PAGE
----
Constance M. Brannon, M.Ed.
"Nothing great was ever achieved without enthusiasm." Ralph Waldo Emerson

Spring 2009

Students and the College Environment, HIED 66654– Dr. Jennifer Kulics

Catalog description: Study of the impact of different types of students and college environments on each other within the context of a changing society.

Course description: This course is intended to provide participants with the opportunity to gain an in-depth look at today’s college environment and how it impacts students. We will explore both the ecology of the campus and the demographic nature of students in attendance. Additionally, we will review the theory that has developed in this area; discuss how to apply theory to practice and the implications for policy and program design.

Reflection: An extension of College Student Development, Environments was a hands-on look at campus culture and ways to create a welcoming environment for our students. Class speakers were sometimes redundant for those of us who took Functions a semester earlier, but visits from the University Architect or Campus Security were insightful. Assignments allowed us to explore unfamiliar campuses and analyze (perceived) strengths and weaknesses of various institutional types and physical campus layouts.

Leadership in Educational Organizations, HIED 66657– Dr. Jarrod Tudor

Catalog description: By learning to appraise their own leadership styles, students improve their leadership effectiveness and explore the relationship between leadership and college and university effectiveness.

Course description: By learning to appraise their own leadership styles, students improve their leadership effectiveness and explore the relationship between leadership and college and university effectiveness. Prerequisite: Major in Higher Education and Student Personnel (EAHE) or Educational Administration- Higher Education (EDHE).

Reflection: This course was best suited for higher education professionals with experience in mid to upper-level leadership responsibilities, those who enjoy working with faculty, or who are interested in future careers as executive administrators. Leadership theory was not addressed, and discussions of leadership styles or development-techniques were limited. Overall, I found Leadership to be the most frustrating class I took while enrolled in the program, and will probably seek external leadership development opportunities after obtaining a permanent job, because I believe that leadership skills are best fostered as a new professional.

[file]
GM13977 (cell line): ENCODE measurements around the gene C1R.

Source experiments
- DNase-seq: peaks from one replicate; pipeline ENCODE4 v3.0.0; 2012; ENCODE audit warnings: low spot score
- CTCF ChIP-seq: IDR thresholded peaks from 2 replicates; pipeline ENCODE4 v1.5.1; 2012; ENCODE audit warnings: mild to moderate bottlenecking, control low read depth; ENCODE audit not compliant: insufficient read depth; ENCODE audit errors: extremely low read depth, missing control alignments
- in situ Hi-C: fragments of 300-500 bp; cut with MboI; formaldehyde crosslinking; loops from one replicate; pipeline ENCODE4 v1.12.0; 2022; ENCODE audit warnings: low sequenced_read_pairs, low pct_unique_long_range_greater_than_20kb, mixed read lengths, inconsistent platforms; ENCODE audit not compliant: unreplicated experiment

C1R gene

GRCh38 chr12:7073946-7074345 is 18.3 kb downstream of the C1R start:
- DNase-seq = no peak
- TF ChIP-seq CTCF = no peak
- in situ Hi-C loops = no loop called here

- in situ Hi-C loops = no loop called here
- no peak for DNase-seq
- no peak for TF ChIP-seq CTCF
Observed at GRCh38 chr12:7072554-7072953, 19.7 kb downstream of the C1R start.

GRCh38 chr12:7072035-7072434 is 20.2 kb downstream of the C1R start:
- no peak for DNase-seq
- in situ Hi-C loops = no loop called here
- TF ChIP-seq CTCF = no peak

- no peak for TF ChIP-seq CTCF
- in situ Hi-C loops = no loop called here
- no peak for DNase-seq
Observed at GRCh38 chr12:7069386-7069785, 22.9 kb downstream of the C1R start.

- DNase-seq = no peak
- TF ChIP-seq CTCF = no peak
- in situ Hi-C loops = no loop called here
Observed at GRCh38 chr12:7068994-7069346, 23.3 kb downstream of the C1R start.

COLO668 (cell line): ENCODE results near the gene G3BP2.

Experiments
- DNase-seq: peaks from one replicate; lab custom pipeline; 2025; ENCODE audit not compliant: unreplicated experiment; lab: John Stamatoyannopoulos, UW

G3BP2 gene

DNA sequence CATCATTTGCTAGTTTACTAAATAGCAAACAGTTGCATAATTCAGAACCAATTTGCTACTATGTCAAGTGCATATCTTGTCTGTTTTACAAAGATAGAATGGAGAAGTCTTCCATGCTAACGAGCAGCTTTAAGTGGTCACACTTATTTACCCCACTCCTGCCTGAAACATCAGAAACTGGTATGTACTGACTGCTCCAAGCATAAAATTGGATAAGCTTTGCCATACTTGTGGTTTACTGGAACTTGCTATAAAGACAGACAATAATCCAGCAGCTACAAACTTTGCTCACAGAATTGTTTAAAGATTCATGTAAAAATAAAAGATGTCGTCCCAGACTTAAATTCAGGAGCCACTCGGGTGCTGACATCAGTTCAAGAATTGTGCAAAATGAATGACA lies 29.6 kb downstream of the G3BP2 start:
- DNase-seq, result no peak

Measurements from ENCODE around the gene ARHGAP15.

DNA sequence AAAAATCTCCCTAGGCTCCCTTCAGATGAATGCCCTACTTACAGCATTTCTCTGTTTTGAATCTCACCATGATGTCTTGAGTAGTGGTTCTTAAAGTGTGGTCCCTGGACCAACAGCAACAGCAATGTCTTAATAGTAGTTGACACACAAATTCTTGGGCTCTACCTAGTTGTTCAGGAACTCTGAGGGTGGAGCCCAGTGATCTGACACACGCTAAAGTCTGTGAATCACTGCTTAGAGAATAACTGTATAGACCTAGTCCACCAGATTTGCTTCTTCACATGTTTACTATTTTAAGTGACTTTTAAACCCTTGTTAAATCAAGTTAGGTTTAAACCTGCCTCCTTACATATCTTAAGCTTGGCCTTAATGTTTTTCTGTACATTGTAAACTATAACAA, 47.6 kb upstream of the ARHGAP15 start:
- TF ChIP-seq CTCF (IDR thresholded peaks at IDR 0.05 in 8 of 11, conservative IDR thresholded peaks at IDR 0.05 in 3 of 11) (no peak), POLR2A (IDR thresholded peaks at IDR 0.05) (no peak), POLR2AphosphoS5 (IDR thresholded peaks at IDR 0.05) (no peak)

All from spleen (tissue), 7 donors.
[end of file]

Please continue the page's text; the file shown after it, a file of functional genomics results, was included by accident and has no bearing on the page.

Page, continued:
History of Higher Education, HIED 66600– Dr. Janice J. Gerda

Catalog description: Overview and exploration of history of higher education in the United States. Survey course covers ancient and medieval European antecedents, but focuses largely on American higher education from the seventeenth through the twentieth century. Students explore changes in student body, curricula, and purposes of higher education in the U.S. in the context of American culture.

Course description: This course will introduce students to the history of U.S. higher education and its uses in the administration of higher education. Emphasis will be placd on the utility, the importance, and the enjoyment of the study and awareness of the history of US higher education and student affairs.

Reflection: This course allowed us to have weekly snapshots of eras in the history of higher education. There was so much material to cover in one semester, but Dr. Gerda’s passion for history prompted us to delve into history in creative ways. One of my favorite projects in the whole program allowed me to visit the archives of my undergraduate alma mater, the Baldwin-Wallace College Conservatory of Music, and research our Annual Bach Festival; first-person accounts and photographs preserved in the Riemenschneider Bach Institute helped history come alive. As a current administrator, Dr. Gerda was diligent to help us understand why history is relevant to our work today.

Internship in Educational Administration, EDAD 66492: Student Financial Aid, Kent State University

Catalog description: A field-based internship requiring a separate project as designated by the program area faculty. Specific topics are outlined and shared at meetings prior to beginning internship.

Course description: This practicum opportunity is intended for a graduate student enrolled in the Higher Education Administration and Student Personnel program at Kent State University. Tasks will be completed in the Office of Student Financial Aid at the Kent Campus and will be two-fold: (1) loan indebtedness study collaboration with Mark Evans, director and (2) general overview of the operations and responsibilities of a Student Financial Aid staff member. The purpose of this practicum opportunity is for the student to gain practical experience and general knowledge of the operations and responsibilities of a Student Financial Aid staff member by attending staff training initiatives as available during the course of the semester. Additionally, the student will collaborate with the Director of Student Financial Aid on a loan indebtedness study; skills in analysis, assessment and evaluation will be gained through this project.

Reflection: I selected an internship at the Student Financial Aid office to complement my graduate assistantship in the Office of Admissions, since I believe that basic knowledge of current financial aid practices and policies is vital for admissions counselors. The SFA staff allowed me to observe many facets of daily work in the office and professional development opportunities (annual in-service, staff training events, etc.). I also worked closely with the Director of Financial Aid on a loan-indebtedness study which allowed me to gain experience in data collection and analysis.

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